How traffic could make you fat - research
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Living next to a busy road could increase the risk of obesity, the first research into the effects of noise pollution on waistlines has found.
Scientists say main roads often result in noise pollution from traffic, which can have an adverse reaction on residents' sleeping patterns and therefore their willingness to exercise.
Those who live near particularly busy roads may suffer from reduced energy levels following an interrupted night's sleep, and then show a lower inclination to exercise, instead choosing a more sedentary lifestyle.
The research, published in the British Medical Journal, found those who live under a flight path or near an airport were most likely to suffer from weight problems as a result of noise pollution.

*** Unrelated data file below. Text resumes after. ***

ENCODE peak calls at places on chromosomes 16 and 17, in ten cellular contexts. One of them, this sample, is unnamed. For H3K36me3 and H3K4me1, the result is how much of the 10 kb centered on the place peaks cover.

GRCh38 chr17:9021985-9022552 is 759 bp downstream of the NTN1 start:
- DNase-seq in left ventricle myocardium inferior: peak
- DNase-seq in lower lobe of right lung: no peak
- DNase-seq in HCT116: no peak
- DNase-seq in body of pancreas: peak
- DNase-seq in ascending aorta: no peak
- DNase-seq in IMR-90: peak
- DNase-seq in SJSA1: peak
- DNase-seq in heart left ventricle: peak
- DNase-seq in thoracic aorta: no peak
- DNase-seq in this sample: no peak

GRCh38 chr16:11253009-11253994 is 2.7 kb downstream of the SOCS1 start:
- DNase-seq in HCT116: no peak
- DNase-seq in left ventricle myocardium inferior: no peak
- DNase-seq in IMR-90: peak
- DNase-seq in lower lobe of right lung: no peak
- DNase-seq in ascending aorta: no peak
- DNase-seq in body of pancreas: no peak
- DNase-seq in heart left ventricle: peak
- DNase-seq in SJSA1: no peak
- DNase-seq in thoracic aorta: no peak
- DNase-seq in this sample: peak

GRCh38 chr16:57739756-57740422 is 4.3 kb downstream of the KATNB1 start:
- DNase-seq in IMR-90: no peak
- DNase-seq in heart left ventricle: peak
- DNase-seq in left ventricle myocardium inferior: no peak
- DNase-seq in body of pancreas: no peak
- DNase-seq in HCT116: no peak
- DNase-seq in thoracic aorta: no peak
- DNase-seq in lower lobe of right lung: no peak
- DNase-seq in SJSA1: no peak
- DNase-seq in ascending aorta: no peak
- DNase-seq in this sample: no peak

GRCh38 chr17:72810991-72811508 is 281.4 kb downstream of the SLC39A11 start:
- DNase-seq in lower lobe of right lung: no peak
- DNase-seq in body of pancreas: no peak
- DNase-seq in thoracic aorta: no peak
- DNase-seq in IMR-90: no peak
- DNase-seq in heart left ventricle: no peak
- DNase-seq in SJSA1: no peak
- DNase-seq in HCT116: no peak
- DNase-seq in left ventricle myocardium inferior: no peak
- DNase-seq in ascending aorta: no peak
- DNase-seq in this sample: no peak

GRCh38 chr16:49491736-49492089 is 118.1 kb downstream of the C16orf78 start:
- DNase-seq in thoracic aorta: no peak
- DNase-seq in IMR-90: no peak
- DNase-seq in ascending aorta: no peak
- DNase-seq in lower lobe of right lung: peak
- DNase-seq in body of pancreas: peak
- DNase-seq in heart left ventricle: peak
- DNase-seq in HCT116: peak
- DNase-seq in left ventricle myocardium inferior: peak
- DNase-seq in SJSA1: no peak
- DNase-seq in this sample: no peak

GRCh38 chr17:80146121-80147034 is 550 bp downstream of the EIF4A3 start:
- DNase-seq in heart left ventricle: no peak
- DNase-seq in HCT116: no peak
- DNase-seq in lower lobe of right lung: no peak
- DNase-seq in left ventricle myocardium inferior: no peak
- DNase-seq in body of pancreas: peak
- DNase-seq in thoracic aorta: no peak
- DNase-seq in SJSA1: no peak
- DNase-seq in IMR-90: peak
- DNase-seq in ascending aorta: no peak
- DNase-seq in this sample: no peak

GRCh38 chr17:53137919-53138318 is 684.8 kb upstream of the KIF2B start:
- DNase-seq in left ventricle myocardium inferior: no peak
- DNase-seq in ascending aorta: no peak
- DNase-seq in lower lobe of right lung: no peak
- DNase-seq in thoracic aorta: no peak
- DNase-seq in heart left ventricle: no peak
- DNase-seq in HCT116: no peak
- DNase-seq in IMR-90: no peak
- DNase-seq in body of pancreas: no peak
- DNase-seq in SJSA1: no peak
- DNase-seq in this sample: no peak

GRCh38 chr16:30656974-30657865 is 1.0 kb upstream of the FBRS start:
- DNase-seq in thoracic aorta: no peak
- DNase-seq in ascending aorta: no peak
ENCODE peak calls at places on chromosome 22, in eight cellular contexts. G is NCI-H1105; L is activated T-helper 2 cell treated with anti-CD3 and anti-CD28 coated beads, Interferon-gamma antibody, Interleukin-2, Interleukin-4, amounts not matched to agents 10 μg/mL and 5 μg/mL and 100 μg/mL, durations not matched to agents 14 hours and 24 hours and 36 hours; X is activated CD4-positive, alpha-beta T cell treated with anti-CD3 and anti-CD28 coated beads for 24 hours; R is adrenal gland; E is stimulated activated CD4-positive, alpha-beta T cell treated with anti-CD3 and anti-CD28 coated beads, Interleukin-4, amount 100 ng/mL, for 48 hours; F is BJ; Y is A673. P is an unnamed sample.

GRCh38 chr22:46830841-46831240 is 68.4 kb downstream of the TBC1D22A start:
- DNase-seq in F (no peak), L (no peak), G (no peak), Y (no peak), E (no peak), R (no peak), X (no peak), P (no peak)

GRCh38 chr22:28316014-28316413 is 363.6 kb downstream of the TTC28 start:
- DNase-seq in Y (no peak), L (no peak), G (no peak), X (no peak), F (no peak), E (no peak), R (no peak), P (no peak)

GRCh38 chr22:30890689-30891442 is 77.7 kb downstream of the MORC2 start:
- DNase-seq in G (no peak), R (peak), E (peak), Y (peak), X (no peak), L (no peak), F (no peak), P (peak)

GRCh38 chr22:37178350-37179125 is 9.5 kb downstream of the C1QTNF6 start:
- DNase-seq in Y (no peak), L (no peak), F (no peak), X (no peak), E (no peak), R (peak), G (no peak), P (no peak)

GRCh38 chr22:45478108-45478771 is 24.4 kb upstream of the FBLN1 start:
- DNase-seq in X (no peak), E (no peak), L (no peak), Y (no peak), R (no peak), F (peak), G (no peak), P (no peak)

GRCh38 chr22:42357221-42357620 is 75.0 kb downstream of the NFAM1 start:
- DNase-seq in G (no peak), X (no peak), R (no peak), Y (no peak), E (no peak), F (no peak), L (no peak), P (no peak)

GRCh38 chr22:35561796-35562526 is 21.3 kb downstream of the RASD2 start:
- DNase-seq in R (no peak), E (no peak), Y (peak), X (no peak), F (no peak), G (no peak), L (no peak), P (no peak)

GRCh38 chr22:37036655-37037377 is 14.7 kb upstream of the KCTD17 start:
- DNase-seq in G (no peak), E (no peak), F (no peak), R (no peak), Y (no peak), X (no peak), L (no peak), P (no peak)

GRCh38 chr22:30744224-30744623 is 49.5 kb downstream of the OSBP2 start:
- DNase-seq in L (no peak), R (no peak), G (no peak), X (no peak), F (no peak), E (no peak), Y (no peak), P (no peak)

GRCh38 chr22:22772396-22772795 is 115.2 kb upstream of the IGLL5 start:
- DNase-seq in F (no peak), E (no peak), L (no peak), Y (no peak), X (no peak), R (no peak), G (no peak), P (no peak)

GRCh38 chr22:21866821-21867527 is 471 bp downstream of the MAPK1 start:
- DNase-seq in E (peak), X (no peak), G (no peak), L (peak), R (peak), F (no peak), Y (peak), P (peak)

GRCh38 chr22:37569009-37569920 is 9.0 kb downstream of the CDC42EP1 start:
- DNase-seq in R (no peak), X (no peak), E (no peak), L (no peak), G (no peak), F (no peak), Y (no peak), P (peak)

Andrei Pyko, lead author of the study at Sweden's Karolinska Institutet, said traffic noise is a common and increasing environmental exposure because of urbanisation.
Road traffic is the dominating source, followed by railway and aircraft noise.
"Health effects related to traffic noise are widespread and span from annoyance, sleep disturbances and changes in stress hormone levels to adverse effects on the cardiovascular system."
Increasing evidence points to traffic noise as a risk factor for cardiovascular diseases such as hypertension, myocardial infarction and stroke.
Recent findings suggest that traffic noise may also affect the metabolic system, inducing central obesity and type 2 diabetes.
According to the study of 5075 men and women in Sweden, central obesity is associated with exposure to railway and aircraft noise and a particularly high risk was seen for combined exposure to all sources of traffic noise.
"Traffic noise may influence metabolic and cardiovascular functions through sleep disturbances and chronic stress," Dr Pyko said.
"Sleep is an important modulator of hormonal release, glucose regulation and cardiovascular function.
"Sleep disturbances may affect immune functions, influence the central control of appetite and energy expenditure as well as increase circulating levels of the stress hormone cortisol."
He said short sleep duration may lead to an increased appetite and reduced energy expenditure.